Mary’s Memo #2298

It's the night before Christmas and all through the house, not a creature is stirring except the cook of the house. She's made a list and checked it twice so that Christmas dinner will be flavorful and nice.

Turkey was (and still is) the favorite meat served when the Smith clan got together, even in the summertime, but with other families, prime rib, a crown roast of pork, leg of lamb or a spiral ham may take center stage at Christmas. Having an appetizer buffet or brunch are other options.

Because I wanted things done my way, I seldom asked other members of the family to contribute any of the food but I'm getting wiser in my older days and this Thanksgiving I did ask

for help and family members obliged! I even supervised grandson,

Gabe, carving the turkey.

Daughter-in-law Kelly has usually brought appetizers but this year I asked her to bring a large salad instead. One forkful and I knew it would be perfect for the Christmas memo. Kelly made several changes to Food Network's Pioneer Woman's Apple, Pecan, and Blue Cheese Salad with Dried Cherries, using Spring Mix salad greens, dried cranberries instead of cherries, crumbled gorgonzola cheese in place of blue cheese and she toasted the pecans. To the dressing she also added 1 to 2 tablespoons more of pure maple syrup because she thought mustard taste was too strong. The revised recipe is as follows:


12 oz. Spring Mix salad greens

2 whole apples, cored and sliced very thin

1/2 cup pecan halves, toasted

1/4 cup dried cranberries

6 oz. gorgonzola crumbled cheese (served on the side)

1 heaping tablespoon Dijon mustard

1 tablespoon pure maple syrup or more to taste

1 teaspoon apple cider vinegar

1/4 cup olive oil

Salt and pepper to taste

Add greens, apple slices, pecan halves and dried cranberries together in a large salad bowl. Because everyone doesn't like gorgonzola cheese, Kelly served this in a separate dish for people

to add. To make the dressing, in a small jar combine Dijon mustard, maple syrup, vinegar, olive oil, salt and pepper and shake well to mix. Just before serving pour a little salad dressing over the top of the salad and toss to combine. Taste salad and add more salad dressing to taste (you will have some left).

SOURCE: Pioneer Woman recipe adapted by Kelly Thaman,

Indianapolis, IN.


Daughter Mary Ann was the first to make Bok Choy Mushroom Stir-Fry from I liked the combination but told her I would thicken my version with cornstarch because I love things flavored with soy sauce and unless mixture is thickened and coats the vegetables, much of the juice remains in bottom of the serving dish (at least that's my opinion). But it's your call.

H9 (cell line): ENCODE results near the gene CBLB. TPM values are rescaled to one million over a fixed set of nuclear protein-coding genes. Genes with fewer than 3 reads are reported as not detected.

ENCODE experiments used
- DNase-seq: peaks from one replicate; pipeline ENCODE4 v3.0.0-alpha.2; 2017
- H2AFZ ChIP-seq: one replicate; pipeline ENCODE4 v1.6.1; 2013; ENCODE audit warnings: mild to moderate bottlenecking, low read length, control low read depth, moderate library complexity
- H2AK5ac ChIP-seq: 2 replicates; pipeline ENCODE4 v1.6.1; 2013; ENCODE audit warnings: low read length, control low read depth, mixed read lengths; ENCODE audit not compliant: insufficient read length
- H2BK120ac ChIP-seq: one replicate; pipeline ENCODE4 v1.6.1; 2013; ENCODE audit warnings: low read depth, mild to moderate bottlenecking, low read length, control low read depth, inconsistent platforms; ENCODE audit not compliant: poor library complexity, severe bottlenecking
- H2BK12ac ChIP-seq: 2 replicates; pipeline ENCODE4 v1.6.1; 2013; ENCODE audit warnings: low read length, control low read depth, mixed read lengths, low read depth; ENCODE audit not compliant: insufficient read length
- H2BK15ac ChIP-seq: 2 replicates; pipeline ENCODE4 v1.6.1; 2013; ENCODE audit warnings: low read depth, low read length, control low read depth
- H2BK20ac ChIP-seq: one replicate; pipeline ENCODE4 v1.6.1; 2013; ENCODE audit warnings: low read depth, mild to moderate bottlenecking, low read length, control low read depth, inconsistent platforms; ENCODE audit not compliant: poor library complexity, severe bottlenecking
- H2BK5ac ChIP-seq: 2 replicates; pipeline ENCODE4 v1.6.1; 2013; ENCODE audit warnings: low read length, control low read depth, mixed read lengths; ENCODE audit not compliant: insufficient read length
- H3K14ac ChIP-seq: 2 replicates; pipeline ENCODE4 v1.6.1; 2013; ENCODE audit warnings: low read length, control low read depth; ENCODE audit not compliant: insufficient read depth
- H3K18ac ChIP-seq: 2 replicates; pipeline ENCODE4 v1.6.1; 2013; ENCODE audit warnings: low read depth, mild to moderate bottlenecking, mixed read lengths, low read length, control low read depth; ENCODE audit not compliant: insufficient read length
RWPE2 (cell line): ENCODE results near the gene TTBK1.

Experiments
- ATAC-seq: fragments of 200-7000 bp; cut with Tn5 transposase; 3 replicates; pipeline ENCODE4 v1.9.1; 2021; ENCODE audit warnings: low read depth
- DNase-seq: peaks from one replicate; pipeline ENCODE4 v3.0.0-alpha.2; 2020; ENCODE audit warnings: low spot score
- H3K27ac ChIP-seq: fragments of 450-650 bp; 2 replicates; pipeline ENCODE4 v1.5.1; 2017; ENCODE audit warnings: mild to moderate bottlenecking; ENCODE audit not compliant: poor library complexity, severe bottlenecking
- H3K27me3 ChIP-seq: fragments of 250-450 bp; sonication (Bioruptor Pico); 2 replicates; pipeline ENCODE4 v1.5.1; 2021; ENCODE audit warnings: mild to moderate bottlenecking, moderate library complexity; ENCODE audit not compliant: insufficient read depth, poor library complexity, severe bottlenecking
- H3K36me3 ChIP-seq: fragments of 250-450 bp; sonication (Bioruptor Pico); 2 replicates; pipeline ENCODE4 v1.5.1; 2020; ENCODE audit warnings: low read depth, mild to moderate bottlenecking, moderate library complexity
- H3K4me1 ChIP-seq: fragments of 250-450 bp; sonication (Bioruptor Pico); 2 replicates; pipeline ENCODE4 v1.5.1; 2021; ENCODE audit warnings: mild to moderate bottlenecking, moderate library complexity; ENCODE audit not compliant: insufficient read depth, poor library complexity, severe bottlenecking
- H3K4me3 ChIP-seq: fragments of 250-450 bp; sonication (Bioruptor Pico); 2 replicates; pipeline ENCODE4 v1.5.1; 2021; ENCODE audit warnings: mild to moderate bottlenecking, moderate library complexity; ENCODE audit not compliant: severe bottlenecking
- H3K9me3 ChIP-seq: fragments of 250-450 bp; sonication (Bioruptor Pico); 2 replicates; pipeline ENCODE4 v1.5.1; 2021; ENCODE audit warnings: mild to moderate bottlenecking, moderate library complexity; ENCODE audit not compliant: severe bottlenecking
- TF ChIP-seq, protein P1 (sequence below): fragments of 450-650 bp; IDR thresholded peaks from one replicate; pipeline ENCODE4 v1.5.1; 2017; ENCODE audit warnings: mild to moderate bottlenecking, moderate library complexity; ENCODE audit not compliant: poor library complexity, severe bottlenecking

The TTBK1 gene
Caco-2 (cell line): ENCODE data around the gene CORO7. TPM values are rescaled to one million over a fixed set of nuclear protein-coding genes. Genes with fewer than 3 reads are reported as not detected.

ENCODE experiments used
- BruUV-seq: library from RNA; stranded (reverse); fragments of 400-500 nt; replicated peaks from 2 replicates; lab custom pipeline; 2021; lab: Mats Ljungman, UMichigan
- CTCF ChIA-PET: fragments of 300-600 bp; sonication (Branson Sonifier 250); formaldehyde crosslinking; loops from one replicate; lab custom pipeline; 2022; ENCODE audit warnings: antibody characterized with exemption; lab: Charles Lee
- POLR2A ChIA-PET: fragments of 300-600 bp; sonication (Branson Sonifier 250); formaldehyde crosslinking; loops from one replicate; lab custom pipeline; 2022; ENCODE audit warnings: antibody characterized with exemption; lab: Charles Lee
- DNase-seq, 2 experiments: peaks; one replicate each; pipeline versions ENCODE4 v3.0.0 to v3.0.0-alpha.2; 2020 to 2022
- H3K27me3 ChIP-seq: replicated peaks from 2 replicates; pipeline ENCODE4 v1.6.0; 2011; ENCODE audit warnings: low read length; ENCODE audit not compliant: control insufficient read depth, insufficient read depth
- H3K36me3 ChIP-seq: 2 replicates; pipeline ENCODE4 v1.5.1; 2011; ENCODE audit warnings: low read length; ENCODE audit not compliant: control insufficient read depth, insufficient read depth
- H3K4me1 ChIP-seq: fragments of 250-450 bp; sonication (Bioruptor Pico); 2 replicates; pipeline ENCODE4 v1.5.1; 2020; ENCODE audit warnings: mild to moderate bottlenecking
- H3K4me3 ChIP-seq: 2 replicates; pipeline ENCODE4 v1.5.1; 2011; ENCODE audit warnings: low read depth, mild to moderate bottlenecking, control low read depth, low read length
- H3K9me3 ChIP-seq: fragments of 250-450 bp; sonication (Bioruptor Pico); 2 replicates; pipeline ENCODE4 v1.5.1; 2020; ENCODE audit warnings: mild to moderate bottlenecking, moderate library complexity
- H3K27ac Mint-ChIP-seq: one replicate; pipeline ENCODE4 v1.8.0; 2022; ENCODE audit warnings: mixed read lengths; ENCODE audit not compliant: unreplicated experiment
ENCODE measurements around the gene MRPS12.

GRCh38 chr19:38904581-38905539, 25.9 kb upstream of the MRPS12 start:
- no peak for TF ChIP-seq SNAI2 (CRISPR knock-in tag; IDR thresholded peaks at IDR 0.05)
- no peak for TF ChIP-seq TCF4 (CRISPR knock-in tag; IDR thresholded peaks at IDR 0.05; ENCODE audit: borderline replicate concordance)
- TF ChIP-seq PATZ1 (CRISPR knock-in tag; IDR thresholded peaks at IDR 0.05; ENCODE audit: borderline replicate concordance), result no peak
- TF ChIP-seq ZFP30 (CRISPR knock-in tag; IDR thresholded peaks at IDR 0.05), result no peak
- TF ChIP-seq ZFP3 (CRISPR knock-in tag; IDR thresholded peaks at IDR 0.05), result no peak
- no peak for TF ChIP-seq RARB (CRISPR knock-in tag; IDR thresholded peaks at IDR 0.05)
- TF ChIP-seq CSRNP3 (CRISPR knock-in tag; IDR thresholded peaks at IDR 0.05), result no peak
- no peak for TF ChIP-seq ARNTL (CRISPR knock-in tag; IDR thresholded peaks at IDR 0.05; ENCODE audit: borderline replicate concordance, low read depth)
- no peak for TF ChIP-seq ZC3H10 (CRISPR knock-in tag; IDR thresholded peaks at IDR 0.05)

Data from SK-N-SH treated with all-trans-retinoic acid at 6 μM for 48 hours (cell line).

2 tablespoons canola oil

1 cup thinly sliced onions

1/2 cup chopped red bell pepper

4 cloves garlic, minced

1-1/2 teaspoons grated ginger

1 lb. coarsely chopped bok choy

8 oz. sliced mushrooms

2 tablespoons fresh lemon juice

1 tablespoon La Choy soy sauce (it's gluten-free)

1 teaspoon sugar

1-1/2 teaspoons cornstarch

Heat oil in large heavy skillet over medium-high heat. Add the onions, pepper, garlic and ginger. Stir-fry for about 1 minute. Add the bok choy and mushrooms and stir-fry for about 1 minute. Whisk lemon juice, soy sauce, sugar and cornstarch together. Add to vegetable mixture and stir-fry for about 2 to 3 minutes, until done. Recipe makes 4 servings.

SOURCE: Adapted from recipe.


The so-called Mediterranean diet has been linked to living

longer. To start eating like a Mediterranean, try these simple

diet changes:

1. Drink alcohol in moderation.

2. Eat less meat and meat products

3. Eat more vegetables, fruits, legumes and nuts.

4. Choose more monounsaturated fats (like olive oil),

less saturated fat (like butter).

5. Eat more fish.

SOURCE: Tufts University Health & Nutrition Letter, December 2012.


It boggles my mind thinking about how much food trends have changed since I started writing Mary's Memo for Chief in the spring of 1968. I am gratified that customers of all ages make a point of taking a memo home each week. The food industry has made many improvements, either voluntarily or legislated. Labels are more informative for sure! Shoppers taste in food is more sophisticated, thanks to the Food Network and the internet in general. From what I've observed, men are assuming more culinary responsibilities and the kitchen's no longer a woman's domain. Through all these changes Chief and Rays try their best to accommodate shoppers' demands.


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